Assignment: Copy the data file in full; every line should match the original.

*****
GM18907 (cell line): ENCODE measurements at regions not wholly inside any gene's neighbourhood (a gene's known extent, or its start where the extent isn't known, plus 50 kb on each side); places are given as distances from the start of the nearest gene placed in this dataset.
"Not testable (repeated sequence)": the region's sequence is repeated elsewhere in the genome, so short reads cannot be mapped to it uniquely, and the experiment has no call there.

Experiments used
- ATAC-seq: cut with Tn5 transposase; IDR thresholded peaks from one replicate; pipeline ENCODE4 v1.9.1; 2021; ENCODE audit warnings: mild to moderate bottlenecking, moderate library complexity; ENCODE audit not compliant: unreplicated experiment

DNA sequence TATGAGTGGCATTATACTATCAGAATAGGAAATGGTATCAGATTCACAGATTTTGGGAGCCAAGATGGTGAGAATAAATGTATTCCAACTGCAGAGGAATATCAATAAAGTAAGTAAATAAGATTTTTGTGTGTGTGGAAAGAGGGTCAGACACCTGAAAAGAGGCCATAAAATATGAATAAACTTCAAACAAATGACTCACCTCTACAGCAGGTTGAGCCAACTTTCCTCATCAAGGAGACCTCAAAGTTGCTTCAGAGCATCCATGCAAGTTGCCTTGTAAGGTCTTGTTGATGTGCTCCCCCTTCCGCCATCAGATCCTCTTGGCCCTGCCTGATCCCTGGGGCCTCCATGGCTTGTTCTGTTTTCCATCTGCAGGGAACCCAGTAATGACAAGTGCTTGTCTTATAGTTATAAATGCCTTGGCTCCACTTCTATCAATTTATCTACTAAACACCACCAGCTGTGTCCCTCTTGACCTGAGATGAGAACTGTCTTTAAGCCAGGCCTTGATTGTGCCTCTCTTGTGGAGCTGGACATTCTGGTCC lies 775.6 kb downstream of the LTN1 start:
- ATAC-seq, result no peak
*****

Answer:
GM18907 (cell line): ENCODE measurements at regions not wholly inside any gene's neighbourhood (a gene's known extent, or its start where the extent isn't known, plus 50 kb on each side); places are given as distances from the start of the nearest gene placed in this dataset.
"Not testable (repeated sequence)": the region's sequence is repeated elsewhere in the genome, so short reads cannot be mapped to it uniquely, and the experiment has no call there.

Experiments used
- ATAC-seq: cut with Tn5 transposase; IDR thresholded peaks from one replicate; pipeline ENCODE4 v1.9.1; 2021; ENCODE audit warnings: mild to moderate bottlenecking, moderate library complexity; ENCODE audit not compliant: unreplicated experiment

DNA sequence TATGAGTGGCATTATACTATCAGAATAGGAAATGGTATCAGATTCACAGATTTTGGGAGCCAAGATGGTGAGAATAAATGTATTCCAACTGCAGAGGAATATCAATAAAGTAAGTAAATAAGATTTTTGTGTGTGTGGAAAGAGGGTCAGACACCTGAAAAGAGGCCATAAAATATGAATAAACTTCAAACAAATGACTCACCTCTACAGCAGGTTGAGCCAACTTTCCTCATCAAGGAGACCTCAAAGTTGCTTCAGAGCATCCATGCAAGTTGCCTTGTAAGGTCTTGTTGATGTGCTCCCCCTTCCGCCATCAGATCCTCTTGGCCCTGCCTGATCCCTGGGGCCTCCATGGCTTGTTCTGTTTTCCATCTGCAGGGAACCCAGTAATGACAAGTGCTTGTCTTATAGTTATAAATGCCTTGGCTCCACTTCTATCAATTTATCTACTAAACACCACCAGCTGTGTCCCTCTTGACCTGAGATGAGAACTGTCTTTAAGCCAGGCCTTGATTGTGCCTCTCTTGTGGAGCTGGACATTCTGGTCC lies 775.6 kb downstream of the LTN1 start:
- ATAC-seq, result no peak